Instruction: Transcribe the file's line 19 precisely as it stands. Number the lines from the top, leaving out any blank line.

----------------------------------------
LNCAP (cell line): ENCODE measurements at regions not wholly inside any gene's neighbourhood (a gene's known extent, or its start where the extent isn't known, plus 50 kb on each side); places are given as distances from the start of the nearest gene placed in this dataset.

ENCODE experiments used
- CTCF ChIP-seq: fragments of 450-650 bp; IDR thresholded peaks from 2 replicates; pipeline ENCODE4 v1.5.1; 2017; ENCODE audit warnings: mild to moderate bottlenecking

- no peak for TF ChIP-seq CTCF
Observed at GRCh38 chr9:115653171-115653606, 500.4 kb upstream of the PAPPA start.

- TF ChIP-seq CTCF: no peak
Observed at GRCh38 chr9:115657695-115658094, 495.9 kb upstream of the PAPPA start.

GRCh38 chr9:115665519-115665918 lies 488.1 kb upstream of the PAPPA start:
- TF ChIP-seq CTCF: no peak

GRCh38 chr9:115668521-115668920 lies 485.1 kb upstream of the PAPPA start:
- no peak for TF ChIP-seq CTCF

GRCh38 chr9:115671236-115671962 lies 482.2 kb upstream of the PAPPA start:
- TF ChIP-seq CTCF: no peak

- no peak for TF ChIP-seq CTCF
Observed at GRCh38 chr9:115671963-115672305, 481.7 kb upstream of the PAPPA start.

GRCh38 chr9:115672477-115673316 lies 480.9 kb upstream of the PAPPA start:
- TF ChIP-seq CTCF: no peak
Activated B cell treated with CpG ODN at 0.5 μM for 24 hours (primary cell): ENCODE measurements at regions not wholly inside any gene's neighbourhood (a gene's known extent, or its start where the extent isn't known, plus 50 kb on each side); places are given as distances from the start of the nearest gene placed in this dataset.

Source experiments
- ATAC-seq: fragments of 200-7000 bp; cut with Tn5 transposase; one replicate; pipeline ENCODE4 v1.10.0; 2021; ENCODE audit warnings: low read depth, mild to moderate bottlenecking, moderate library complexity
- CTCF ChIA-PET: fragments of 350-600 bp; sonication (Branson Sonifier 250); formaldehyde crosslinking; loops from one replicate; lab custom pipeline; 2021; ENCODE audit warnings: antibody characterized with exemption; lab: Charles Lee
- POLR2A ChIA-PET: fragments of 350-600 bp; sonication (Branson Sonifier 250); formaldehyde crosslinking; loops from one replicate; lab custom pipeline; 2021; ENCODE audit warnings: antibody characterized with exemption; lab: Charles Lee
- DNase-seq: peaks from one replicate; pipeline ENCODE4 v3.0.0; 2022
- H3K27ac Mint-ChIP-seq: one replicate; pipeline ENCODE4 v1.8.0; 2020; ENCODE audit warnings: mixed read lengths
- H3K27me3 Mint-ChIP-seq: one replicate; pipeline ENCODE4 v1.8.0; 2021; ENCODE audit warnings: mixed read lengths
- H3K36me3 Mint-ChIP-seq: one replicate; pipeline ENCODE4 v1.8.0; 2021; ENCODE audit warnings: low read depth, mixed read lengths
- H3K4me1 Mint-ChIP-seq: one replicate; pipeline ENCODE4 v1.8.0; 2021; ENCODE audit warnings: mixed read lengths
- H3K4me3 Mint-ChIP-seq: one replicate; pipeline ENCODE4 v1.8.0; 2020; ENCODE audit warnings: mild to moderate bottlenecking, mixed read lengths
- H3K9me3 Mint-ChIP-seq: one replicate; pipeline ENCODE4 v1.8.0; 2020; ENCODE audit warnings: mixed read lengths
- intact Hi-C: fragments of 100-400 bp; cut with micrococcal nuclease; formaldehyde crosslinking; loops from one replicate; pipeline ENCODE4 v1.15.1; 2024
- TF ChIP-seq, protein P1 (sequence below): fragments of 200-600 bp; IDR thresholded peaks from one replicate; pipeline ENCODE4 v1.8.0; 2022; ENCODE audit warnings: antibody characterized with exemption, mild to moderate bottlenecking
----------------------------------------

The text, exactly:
Source experiments